That France’s most visible intellectuals are Jewish may colour their ideas to an extent, though AAA is not overtly driven by sympathy for Israel in the raging Middle East conflict. The contribution from Levy, lately in America appearing on talk shows and writing op-ed articles that may help the natives remove the unwelcome taste of Villepin, is a passionate book on the fate of an American reporter murdered by Islamic fanatics in Pakistan while investigating al-Qaeda. Levy, a busy man married, like Beckham, to a gorgeous entertainment star, in fact regards the war on Iraq as a “historic error of calculation”. Written as a detective thriller, his bestselling Qui a tue Daniel Pearl? (Who Killed Daniel Pearl?) not merely sides with the US in its campaign against Islamic fundamentalism, it opts for a still more radical line. America is standing up for a belief; the trouble with France in this time of crisis is that it has none.

A parallel message leaps from L’ouest contre l’ouest (The west versus the west), a snappy new polemic from the philosopher Andre Glucksmann, another media figure in France. Glucksmann, a Marxist turned Wolfowitzian scold, is distraught that some French opinion wants to believe that America, too big for its Nikes, had 11 September 2001 coming to it. He regards America as the world, more representative of mankind in its diversity than we in Europe are (I assume he means New York, not America). In his AAA diatribe, Glucksmann excuses George W Bush for harping on good and evil, the formulation that has the French writhing.

What shocks Glucksmann is the failure of so many people around the world to define the twin towers attack as evil. America’s stand against evil demonstrates its health, he writes. French reluctance is nihilism. Which of the two positions is civilised? In equating America with civilisation, Glucksmann says the term has a double sense: the state of being civilised and the act of civilising. “Civilisation is not only peace, it is capable of war.” The principle extends back to ancient Greece, Glucksmann argues; it is not the invention of Washington hawks. In the case of Saddam, there were two great dangers: the danger he constituted and the danger of bringing him down by war. The task was to compare the dangers for those subjected to them and then to choose the lesser evil. Tony Blair could not have been more precise.

Among favourites for the Prix Goncourt, France’s foremost literary prize, is the novel Windows on the World (the original title is in English) by the provocative Frederic Beigbeder, who puts himself in the place of an American divorcee having an early breakfast on 11 September 2001 with his two excited young sons at the Windows on the World restaurant, atop the north tower of the World Trade Center. In the smoke and bewilderment of the American Airlines crash, the man and his sons soon realise they are to die. There is no escape. Here the AAA element is more subliminal, though Beigbeder, a TV studio-hopper capable of out-appearing Levy, contends that he wrote the book, published by Grasset, because he is sick of French anti-Americanism.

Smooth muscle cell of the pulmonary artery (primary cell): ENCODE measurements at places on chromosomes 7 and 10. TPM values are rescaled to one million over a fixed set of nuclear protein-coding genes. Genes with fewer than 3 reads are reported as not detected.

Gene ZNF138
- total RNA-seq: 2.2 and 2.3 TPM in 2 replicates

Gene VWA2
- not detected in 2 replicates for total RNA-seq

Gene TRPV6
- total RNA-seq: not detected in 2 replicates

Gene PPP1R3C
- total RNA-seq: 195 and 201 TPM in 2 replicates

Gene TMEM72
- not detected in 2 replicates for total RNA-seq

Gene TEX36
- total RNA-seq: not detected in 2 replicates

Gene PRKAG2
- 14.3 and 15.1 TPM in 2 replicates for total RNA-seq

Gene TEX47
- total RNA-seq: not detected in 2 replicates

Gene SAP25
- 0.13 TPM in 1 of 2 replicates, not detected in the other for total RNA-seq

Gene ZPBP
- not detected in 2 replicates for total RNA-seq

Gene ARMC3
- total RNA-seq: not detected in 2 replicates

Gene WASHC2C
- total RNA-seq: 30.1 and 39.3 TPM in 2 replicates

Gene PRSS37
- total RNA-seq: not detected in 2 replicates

If one leaves aside France’s stubborn campaign to curb American power through the UN, the current output of the French thinking class might suggest that anti-Americanism is evaporating. But the AAA “movement” has a flaw. It fails to address the result of the Iraq war. It stops at the principle dear to Bush: that all’s well that ends well. Alas, it has not ended well. Glucksmann’s polemic falls on its face when he points up the difference between bombing Baghdad and bombing Grozny, the Chechen capital: in Baghdad, he contends, the inhabitants are now free to live and talk, protest and rejoice, as they wish. Really?

Anti-Americanism in France has its ups and downs. It has more hold on the governing class, with its powerful sense of history, than on the man in the street. That said, there is undeniably a visceral streak. Under the letter “a” for “anti-American”, Yves Berger, compiler of the Dictionnaire amoureux de l’Amerique, recalls that as a boy, one of the first things he heard a close neighbour say after the liberation of France in 1945 was: “The Americans, they’re all idiots.” This was the same neighbour who had listened in secret to wartime Radio London three times a week in joyful expectation that the Americans were about to land.

Pleasure in criticising America retains its bite. It helps make up for the erosion of French influence, which is hard-felt. I would be surprised if AAA had much more success in shifting attitudes towards America than French intellectuals had in shifting France to communist rule.